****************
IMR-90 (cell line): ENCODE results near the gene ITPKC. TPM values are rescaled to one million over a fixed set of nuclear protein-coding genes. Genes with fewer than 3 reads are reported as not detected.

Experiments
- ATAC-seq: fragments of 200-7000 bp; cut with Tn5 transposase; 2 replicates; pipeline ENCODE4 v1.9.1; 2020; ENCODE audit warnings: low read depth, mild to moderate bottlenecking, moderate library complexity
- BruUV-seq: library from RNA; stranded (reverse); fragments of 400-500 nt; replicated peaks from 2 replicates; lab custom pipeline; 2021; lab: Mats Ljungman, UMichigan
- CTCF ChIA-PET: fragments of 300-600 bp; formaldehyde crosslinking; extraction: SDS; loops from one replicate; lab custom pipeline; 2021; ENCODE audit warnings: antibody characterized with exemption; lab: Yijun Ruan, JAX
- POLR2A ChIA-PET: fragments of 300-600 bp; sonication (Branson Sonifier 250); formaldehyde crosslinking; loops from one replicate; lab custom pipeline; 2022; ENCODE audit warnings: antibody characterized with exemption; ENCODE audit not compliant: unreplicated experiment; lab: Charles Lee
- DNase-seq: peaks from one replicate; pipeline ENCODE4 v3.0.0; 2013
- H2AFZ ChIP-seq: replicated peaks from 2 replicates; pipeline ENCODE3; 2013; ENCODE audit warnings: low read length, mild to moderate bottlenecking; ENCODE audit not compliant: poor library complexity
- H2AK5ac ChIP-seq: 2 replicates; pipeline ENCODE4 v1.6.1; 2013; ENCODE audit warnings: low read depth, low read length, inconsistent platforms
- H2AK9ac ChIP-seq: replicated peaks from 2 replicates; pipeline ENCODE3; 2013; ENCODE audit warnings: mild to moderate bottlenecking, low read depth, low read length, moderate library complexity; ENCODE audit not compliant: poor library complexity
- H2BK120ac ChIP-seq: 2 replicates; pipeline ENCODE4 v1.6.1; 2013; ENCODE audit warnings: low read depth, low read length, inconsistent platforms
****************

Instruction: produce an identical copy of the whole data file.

IMR-90 (cell line): ENCODE results near the gene ITPKC. TPM values are rescaled to one million over a fixed set of nuclear protein-coding genes. Genes with fewer than 3 reads are reported as not detected.

Experiments
- ATAC-seq: fragments of 200-7000 bp; cut with Tn5 transposase; 2 replicates; pipeline ENCODE4 v1.9.1; 2020; ENCODE audit warnings: low read depth, mild to moderate bottlenecking, moderate library complexity
- BruUV-seq: library from RNA; stranded (reverse); fragments of 400-500 nt; replicated peaks from 2 replicates; lab custom pipeline; 2021; lab: Mats Ljungman, UMichigan
- CTCF ChIA-PET: fragments of 300-600 bp; formaldehyde crosslinking; extraction: SDS; loops from one replicate; lab custom pipeline; 2021; ENCODE audit warnings: antibody characterized with exemption; lab: Yijun Ruan, JAX
- POLR2A ChIA-PET: fragments of 300-600 bp; sonication (Branson Sonifier 250); formaldehyde crosslinking; loops from one replicate; lab custom pipeline; 2022; ENCODE audit warnings: antibody characterized with exemption; ENCODE audit not compliant: unreplicated experiment; lab: Charles Lee
- DNase-seq: peaks from one replicate; pipeline ENCODE4 v3.0.0; 2013
- H2AFZ ChIP-seq: replicated peaks from 2 replicates; pipeline ENCODE3; 2013; ENCODE audit warnings: low read length, mild to moderate bottlenecking; ENCODE audit not compliant: poor library complexity
- H2AK5ac ChIP-seq: 2 replicates; pipeline ENCODE4 v1.6.1; 2013; ENCODE audit warnings: low read depth, low read length, inconsistent platforms
- H2AK9ac ChIP-seq: replicated peaks from 2 replicates; pipeline ENCODE3; 2013; ENCODE audit warnings: mild to moderate bottlenecking, low read depth, low read length, moderate library complexity; ENCODE audit not compliant: poor library complexity
- H2BK120ac ChIP-seq: 2 replicates; pipeline ENCODE4 v1.6.1; 2013; ENCODE audit warnings: low read depth, low read length, inconsistent platforms